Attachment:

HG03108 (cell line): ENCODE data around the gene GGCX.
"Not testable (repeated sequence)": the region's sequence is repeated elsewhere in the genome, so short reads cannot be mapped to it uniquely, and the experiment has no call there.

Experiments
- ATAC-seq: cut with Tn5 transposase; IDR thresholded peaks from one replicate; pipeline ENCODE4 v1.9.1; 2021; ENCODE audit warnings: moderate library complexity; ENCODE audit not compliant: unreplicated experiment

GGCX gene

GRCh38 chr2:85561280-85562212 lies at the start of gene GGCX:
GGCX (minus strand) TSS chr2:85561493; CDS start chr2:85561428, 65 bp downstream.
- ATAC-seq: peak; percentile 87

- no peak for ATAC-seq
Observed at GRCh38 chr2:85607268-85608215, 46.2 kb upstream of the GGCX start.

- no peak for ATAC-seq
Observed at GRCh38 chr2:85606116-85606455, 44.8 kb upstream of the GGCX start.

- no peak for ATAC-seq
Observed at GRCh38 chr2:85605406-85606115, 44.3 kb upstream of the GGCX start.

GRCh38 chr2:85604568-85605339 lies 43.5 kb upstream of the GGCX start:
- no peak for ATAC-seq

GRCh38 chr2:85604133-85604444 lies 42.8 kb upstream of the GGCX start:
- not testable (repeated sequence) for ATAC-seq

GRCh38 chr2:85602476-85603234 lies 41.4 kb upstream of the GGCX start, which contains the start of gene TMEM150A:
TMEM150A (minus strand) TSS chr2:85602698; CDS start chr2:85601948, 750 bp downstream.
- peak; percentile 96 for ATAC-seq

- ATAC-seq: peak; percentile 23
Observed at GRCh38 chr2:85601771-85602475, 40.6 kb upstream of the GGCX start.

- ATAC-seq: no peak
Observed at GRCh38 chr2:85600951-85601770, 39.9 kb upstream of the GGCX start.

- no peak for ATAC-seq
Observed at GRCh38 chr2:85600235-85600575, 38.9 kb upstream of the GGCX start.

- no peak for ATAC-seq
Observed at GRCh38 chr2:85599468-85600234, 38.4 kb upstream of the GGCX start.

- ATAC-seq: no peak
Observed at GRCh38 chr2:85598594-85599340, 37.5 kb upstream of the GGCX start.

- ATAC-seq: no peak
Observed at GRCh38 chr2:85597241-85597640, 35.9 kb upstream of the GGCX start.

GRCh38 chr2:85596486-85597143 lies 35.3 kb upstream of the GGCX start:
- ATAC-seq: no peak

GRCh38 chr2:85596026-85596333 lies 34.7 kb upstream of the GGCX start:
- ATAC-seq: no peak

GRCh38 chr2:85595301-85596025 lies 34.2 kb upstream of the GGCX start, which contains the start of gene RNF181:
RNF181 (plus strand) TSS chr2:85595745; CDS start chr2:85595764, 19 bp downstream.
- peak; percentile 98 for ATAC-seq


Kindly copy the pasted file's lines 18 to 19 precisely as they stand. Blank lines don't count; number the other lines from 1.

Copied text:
- not testable (repeated sequence) for ATAC-seq

GRCh38 chr2:85602476-85603234 lies 41.4 kb upstream of the GGCX start, which contains the start of gene TMEM150A: